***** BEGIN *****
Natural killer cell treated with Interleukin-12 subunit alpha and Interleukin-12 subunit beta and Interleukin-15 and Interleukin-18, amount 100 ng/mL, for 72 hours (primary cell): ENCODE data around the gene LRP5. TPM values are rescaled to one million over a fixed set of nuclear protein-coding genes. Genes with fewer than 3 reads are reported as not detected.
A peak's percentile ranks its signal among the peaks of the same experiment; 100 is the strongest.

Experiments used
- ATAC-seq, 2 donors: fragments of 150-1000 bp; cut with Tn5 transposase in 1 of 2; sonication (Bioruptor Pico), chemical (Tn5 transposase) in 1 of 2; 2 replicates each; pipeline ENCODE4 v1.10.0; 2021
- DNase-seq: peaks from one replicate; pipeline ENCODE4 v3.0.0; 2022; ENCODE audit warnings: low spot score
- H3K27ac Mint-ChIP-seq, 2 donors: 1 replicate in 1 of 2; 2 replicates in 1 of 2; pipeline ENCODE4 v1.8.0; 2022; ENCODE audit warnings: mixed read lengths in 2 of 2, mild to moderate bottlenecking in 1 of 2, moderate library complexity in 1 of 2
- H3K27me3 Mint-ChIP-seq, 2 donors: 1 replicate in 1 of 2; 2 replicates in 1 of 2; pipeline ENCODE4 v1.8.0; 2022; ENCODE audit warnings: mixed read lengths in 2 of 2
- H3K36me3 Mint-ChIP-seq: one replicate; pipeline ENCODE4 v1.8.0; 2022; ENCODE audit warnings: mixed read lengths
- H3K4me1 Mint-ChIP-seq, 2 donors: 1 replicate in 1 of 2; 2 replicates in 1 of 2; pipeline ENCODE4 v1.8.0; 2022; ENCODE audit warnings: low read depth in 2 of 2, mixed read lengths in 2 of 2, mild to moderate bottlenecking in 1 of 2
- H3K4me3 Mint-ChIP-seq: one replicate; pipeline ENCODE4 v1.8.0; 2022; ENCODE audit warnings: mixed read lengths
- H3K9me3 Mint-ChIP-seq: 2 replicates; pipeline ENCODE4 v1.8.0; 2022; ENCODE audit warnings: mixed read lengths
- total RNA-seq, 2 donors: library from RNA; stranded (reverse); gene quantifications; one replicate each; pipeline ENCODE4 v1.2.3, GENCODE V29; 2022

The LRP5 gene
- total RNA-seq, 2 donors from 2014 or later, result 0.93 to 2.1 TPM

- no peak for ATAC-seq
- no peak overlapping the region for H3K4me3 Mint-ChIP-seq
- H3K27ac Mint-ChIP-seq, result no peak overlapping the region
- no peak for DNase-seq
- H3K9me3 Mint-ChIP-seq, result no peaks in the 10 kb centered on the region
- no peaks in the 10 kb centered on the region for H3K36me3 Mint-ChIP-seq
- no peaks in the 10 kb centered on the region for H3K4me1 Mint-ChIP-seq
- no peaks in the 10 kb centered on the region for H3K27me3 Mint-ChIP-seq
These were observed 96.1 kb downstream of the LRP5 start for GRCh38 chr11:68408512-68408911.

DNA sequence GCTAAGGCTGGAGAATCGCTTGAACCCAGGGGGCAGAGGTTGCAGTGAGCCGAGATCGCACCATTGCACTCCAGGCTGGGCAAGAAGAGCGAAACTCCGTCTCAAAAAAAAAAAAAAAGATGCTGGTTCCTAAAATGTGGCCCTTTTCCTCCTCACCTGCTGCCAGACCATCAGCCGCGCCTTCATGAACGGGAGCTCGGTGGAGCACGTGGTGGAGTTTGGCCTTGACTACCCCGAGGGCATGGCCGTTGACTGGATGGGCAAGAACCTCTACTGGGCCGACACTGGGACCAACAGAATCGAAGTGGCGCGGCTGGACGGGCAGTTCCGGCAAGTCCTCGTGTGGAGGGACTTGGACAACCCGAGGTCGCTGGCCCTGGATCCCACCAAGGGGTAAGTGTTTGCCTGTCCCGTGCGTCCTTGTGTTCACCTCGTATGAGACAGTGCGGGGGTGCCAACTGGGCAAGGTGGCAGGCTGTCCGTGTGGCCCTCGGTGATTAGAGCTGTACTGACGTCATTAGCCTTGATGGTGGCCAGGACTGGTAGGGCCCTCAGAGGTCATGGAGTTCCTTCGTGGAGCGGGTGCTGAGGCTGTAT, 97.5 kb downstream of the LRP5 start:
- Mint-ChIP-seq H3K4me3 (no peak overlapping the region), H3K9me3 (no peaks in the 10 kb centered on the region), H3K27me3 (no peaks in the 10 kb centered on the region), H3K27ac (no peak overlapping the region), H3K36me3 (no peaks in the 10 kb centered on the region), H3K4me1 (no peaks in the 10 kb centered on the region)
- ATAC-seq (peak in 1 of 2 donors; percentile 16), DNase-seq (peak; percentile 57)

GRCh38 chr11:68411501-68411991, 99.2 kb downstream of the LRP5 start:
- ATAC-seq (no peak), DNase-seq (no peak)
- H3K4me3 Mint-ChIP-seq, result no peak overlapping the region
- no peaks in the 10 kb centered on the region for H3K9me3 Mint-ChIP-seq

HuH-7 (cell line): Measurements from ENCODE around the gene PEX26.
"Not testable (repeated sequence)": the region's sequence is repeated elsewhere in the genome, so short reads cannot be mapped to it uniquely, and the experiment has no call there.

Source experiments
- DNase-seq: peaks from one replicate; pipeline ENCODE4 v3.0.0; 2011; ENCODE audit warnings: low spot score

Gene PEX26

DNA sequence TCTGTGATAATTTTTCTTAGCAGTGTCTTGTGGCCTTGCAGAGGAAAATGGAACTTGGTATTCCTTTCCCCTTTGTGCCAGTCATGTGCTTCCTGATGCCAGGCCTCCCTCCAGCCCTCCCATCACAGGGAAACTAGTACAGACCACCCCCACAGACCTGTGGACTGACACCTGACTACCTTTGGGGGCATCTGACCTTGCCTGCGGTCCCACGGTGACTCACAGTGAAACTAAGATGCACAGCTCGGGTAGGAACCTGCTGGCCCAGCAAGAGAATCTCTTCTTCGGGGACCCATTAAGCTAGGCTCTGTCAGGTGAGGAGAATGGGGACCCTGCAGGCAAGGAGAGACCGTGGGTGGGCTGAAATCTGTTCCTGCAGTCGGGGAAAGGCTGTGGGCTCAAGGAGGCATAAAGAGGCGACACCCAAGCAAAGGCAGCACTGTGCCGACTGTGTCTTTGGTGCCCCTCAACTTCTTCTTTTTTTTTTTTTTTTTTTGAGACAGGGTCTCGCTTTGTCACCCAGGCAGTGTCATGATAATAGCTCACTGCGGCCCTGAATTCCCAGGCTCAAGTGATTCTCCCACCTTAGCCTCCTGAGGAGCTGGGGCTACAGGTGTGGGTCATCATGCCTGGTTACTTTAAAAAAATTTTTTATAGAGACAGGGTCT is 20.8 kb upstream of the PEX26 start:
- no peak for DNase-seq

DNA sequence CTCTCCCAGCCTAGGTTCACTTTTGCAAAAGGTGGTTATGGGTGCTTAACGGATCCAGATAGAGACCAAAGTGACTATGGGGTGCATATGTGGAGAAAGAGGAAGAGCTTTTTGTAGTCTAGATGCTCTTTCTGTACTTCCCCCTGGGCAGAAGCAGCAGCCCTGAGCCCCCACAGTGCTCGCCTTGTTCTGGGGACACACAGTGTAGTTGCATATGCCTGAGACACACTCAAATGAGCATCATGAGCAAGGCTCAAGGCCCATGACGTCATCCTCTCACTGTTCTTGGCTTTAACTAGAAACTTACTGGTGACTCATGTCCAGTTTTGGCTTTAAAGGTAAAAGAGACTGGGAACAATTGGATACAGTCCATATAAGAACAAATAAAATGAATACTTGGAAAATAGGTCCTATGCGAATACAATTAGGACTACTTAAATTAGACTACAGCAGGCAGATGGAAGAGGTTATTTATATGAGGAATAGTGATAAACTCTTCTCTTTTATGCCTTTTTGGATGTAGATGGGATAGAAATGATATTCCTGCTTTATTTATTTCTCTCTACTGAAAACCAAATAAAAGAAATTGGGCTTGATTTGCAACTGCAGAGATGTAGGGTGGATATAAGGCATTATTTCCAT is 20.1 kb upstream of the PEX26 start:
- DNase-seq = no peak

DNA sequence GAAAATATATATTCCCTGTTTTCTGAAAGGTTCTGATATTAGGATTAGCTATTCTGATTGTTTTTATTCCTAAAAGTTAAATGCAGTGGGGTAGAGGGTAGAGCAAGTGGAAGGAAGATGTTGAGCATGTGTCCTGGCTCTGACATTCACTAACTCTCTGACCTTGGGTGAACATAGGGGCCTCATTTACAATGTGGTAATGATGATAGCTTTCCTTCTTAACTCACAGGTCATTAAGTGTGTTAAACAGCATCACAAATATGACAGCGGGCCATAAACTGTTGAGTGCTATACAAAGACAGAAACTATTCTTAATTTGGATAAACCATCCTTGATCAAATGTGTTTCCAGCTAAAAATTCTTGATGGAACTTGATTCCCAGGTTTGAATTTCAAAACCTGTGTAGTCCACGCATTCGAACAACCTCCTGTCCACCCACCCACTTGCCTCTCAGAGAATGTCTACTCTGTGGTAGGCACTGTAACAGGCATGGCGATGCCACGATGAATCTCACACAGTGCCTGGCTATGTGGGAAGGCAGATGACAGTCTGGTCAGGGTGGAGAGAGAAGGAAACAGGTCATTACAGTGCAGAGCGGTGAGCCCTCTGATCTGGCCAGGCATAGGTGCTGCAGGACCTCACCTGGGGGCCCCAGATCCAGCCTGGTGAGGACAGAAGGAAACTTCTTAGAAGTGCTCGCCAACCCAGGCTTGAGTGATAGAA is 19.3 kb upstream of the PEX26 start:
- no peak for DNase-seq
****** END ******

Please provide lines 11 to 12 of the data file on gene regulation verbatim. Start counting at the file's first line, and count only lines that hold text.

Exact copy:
- H3K9me3 Mint-ChIP-seq: 2 replicates; pipeline ENCODE4 v1.8.0; 2022; ENCODE audit warnings: mixed read lengths
- total RNA-seq, 2 donors: library from RNA; stranded (reverse); gene quantifications; one replicate each; pipeline ENCODE4 v1.2.3, GENCODE V29; 2022